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Revoking the “R” Word

EWU fraternity joins campaign to end usage of the word "retarded" in everyday speech

Brandon Cole (right), Austin Schultz (middle) and Keith Zimmer (left) of Pi Kappa Phi

Courtesy of Pi Kappa Phi

Brandon Cole (right), Austin Schultz (middle) and Keith Zimmer (left) of Pi Kappa Phi

By Erin Rebar, A&E and Features Editor

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The men of EWU’s Pi Kappa Phi fraternity collected around 200 signatures on the backs of t-shirts they wore around campus on April 20.

The shirts were labeled “Spread the Word to End the Word” and supported a relatively new campaign focused on asking students to be more mindful of their vocabulary and to avoid using the word “retarded” in their daily speech. The goal of the campaign, which Pi Kappa Phi participated in for the first time this year, was to ask students to sign t-shirts as a pledge to remove the word from their personal lexicons.

“There are instances where say, in music, saying ritard or ritardando is appropriate, or in other languages such as French, but using it as a negative connotation is something that we are wanting to end,” said Carlos Hernandez, Pi Kappa Phi’s secretary. “When it comes to our normal-day speech, there are so many words in our vocabulary that would be better suited for a situation rather that saying the “r” word. That’s kind of what the campaign is about.”

The campaign fits smoothly into Pi Kappa Phi’s own philanthropy, an organization called Ability Experience that focuses on helping people with disabilities.

“We are the only greek organization in the nation that has their own philanthropy,” said Hernandez. “Through our philanthropy, we make sure that we provide everyone with any type of ability with help they need. We are really about that service to people who can’t provide for themselves in the majority of cases, so that’s also why we did the campaign, because it just goes really well with our own philanthropy. We want to be able to promote more positivity in particular and people’s abilities rather than what they can’t do.”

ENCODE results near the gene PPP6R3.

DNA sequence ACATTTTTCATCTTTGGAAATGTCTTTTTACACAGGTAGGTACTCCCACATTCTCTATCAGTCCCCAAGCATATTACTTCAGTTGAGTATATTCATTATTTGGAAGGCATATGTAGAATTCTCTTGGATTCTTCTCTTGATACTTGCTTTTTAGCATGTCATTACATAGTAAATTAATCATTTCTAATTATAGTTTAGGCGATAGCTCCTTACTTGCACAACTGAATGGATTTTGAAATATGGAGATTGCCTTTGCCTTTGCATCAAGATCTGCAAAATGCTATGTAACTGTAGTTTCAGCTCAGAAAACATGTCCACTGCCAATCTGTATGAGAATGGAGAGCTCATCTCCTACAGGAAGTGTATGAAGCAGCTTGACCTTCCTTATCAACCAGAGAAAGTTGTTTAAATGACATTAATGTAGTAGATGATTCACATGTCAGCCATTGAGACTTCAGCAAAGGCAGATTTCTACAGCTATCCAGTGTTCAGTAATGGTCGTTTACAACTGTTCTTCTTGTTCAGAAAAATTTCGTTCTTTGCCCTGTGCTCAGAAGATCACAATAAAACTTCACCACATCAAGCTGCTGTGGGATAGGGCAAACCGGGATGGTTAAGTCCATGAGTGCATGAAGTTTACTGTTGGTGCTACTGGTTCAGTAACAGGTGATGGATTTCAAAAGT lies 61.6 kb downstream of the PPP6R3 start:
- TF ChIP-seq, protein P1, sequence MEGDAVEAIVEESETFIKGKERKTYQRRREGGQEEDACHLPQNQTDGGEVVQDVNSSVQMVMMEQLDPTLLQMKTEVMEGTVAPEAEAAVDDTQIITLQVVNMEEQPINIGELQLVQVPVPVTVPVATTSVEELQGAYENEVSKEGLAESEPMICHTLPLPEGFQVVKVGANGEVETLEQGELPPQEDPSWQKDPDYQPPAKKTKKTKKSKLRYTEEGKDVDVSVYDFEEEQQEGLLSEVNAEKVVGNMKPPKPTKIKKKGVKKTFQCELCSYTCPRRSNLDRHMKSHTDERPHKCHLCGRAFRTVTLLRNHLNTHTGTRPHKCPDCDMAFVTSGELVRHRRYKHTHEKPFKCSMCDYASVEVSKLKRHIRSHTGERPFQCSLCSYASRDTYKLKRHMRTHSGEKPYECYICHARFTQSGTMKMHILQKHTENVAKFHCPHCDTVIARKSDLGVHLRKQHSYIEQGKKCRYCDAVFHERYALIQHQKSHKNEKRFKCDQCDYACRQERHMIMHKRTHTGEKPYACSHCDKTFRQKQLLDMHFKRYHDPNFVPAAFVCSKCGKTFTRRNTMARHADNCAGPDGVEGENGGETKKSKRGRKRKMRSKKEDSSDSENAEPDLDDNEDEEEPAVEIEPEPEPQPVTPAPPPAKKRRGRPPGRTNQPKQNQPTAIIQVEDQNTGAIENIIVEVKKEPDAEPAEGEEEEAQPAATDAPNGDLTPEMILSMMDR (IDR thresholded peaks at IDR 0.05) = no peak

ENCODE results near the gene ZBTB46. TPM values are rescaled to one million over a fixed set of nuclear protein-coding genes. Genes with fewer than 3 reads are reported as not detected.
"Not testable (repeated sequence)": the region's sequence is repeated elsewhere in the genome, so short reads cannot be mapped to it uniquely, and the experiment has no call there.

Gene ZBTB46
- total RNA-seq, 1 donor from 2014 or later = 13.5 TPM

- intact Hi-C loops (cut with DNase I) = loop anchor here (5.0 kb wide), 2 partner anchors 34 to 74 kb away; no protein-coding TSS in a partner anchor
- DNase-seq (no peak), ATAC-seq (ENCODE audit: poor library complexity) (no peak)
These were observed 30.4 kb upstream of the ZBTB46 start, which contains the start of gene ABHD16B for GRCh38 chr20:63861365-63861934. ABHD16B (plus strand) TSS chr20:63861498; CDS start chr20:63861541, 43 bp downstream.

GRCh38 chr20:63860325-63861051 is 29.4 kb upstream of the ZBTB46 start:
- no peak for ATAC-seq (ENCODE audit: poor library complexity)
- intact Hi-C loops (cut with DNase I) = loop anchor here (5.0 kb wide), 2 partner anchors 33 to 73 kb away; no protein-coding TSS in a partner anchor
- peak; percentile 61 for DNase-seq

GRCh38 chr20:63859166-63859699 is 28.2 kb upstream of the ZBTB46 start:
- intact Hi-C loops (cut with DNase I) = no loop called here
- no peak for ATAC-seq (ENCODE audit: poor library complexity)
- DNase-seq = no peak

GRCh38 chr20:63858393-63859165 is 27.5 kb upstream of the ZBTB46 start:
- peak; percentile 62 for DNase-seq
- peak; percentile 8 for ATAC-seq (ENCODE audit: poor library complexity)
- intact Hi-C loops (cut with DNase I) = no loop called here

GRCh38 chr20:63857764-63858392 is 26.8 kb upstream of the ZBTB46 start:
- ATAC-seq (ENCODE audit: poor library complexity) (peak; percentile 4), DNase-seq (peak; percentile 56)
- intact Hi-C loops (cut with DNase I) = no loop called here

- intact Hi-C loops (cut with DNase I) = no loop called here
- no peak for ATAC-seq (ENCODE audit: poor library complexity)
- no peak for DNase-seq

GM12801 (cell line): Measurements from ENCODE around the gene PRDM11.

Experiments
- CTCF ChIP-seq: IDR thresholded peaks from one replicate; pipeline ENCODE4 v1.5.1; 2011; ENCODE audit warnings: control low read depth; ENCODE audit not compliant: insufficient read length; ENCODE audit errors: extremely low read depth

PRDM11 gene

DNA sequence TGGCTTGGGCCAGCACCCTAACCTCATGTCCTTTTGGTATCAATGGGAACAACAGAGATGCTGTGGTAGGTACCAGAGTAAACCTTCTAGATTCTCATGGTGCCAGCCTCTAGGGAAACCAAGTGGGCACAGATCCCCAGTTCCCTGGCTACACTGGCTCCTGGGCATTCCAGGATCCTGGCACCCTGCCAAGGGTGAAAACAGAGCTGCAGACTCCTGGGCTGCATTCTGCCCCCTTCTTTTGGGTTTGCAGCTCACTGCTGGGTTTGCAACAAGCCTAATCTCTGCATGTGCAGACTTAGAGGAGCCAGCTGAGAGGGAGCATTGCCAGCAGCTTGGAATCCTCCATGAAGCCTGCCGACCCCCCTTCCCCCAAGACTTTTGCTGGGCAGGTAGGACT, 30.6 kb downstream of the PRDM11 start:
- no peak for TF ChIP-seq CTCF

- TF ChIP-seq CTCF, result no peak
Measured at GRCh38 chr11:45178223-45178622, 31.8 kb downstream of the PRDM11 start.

Collin Jueidi, the chapter’s historian, said he believes that using the “r” word can be derogatory for some members of the population.

“It takes away their individualism and groups them in this category,” said Jueidi. “It kind of just ostracizes them. We don’t think that’s right. We think that everyone is their own individual person and deserves to be treated that way.”

The fraternity is hoping to continue their participation in the campaign in the coming years.

“Who knows what you can do for a person if you stop saying one particular word,” Hernandez said.

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Revoking the “R” Word